On Hitchens’s Tone

One question that came up in a discussion of Christopher Hitchens’s book god is not Great was: Hitchens is blunt, brutal, and uncompromising. So who on earth is his target audience? Religious people won’t read past the first few pages, and the people who will finish it already agree with him. And is he really doing anyone any favors by being so loud and obnoxious?

Some of the standard answers were discussed at the meetup: it galvanizes the troops. Religious people will read it to know the enemy. He is a significant voice in the debate, and you can’t just ignore him; if you’re going to argue for God, you have to have some sort of reply to Hitchens.

But another answer occurred to me: like many atheists, I suspect, I held on to religion for quite a long time because I thought you were supposed to, because it didn’t occur to me that I could just opt out of the whole thing.

I think that if there had been someone like Hitchens around in the 80s when I was trying to find a religion I could live with, someone who was willing to just come out and say look, religion isn’t “flawed”, it isn’t “an approximation of truth”, it isn’t “flawed humans’ best effort to understand the transcendent”, it’s a load of fetid dingo’s kidneys and here’s why, then I would have jettisoned the whole thing more quickly.

Plus, let’s face it: iconoclasm can be fun. If you’ve ever played death metal or gotten a tattoo to annoy your parents, you understand this. I’m sure there are people who’ll read Hitchens simply because he’s one of those People You’re Not Supposed To Like. And they may come out with the attitude that yes, it’s okay to speak out against patent nonsense.

And the more people feel that way, the more religion’s armor against criticism erodes, and religion has to defend itself on its own merits. And we all know how that ends.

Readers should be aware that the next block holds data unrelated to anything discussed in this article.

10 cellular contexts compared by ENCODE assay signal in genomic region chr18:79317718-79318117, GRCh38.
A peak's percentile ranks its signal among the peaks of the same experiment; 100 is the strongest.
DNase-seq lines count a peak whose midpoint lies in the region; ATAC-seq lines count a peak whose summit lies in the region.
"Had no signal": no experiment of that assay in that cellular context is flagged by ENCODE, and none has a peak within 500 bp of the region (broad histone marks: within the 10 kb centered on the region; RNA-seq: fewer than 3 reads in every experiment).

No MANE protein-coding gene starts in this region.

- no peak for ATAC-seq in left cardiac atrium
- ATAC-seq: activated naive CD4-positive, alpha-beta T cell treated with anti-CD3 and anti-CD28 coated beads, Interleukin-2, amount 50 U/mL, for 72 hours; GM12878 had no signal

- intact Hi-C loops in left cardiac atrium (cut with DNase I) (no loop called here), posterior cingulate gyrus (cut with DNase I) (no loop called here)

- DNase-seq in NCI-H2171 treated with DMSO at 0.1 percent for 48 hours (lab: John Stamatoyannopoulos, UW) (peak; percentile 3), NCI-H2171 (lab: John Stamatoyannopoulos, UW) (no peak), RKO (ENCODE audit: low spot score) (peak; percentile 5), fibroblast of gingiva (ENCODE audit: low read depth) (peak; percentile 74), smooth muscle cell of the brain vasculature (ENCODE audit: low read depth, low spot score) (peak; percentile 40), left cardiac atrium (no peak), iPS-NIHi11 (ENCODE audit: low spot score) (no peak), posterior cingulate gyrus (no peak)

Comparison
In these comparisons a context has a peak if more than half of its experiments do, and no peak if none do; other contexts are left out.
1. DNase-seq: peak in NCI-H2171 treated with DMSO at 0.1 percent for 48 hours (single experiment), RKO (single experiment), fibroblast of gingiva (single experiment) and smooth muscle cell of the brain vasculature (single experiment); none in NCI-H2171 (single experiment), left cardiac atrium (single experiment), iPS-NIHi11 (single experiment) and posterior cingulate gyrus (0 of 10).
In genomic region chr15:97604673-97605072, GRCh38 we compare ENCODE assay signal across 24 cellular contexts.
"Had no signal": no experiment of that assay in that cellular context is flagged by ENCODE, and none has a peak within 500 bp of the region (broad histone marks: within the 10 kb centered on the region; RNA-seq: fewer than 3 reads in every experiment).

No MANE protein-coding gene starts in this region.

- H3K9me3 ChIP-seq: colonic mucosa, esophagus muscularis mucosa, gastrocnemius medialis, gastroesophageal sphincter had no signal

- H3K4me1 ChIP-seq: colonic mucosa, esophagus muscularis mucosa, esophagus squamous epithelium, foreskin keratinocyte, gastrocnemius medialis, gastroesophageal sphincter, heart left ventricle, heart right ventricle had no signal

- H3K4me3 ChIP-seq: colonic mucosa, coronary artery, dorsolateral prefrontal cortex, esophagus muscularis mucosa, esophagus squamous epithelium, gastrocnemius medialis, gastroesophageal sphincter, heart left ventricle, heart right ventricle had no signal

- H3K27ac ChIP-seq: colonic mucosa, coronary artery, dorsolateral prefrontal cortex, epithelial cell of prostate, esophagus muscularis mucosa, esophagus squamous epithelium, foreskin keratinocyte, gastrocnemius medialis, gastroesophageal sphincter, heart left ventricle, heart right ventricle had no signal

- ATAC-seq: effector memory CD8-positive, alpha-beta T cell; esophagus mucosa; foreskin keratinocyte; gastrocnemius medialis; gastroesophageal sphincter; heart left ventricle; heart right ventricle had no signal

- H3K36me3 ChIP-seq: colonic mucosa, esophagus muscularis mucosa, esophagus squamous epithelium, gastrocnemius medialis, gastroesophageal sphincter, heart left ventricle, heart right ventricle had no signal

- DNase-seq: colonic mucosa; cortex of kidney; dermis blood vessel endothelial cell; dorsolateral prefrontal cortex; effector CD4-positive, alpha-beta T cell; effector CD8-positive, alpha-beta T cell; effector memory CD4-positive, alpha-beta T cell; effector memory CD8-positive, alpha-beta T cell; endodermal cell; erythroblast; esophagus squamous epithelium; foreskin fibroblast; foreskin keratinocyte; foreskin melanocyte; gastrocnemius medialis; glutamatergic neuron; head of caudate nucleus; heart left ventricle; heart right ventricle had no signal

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3 Responses to On Hitchens’s Tone

  1. Eamon Knight says:

    Hitchens is the only one of the Four Horsemen I haven’t read. From reviews I’ve seen (including one in Free Inquiry), I probably won’t, as the impression I’ve got is that it’s long on polemics and short on rational argument. There’s a place for that, but I’m not the target audience, and I have way more books to read than I have time for.

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  2. arensb says:

    Eamon Knight:
    There’s some truth to what you say. I had the pleasure of listening to the audio book of god is not Great, read by the author, on a road trip. I remember thinking that the main thing I liked about it is boy, can that man turn a sentence. Sometimes, it’s a joy to read (or listen to) a well-crafted flame. And of course Hitchens has the right voice and accent to read his own material.

    He also knows a lot more about history than I do, or at least sounds like it. If what he says is true, then he does make a good case against religion, or at least adds stuff other than the usual Inquisition yadda yadda stuff we’ve all heard.

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  3. I agree that Hitchens’ bellicose style is well suited to the religious discussion owing to the cultural baggage which comes along with that particular topic. And yet, it is always a good idea to proceed with caution when dealing with professional provocateurs like Hitchens or, for that matter, Gore Vidal, Noam Chompsky and Bill Buckley. The fact of the matter is that Hitchens has expressed some VERY UGLY VIEWS which I personally would never wish to be branded with. I understand that someone’s agreeing with him on the shortcomings of religious belief doesn’t necessitate their believing that Iraq had WMDs and was behind 9/11 but not everyone might be as nuanced in their understanding. Were I to use Hitchen’s material I would probably have make clear how vehemently I disagree with him on certain things first and I would alway be sure to double check that he has his facts straight as his judgement has been very questionable on a number of occasions in my opinion.

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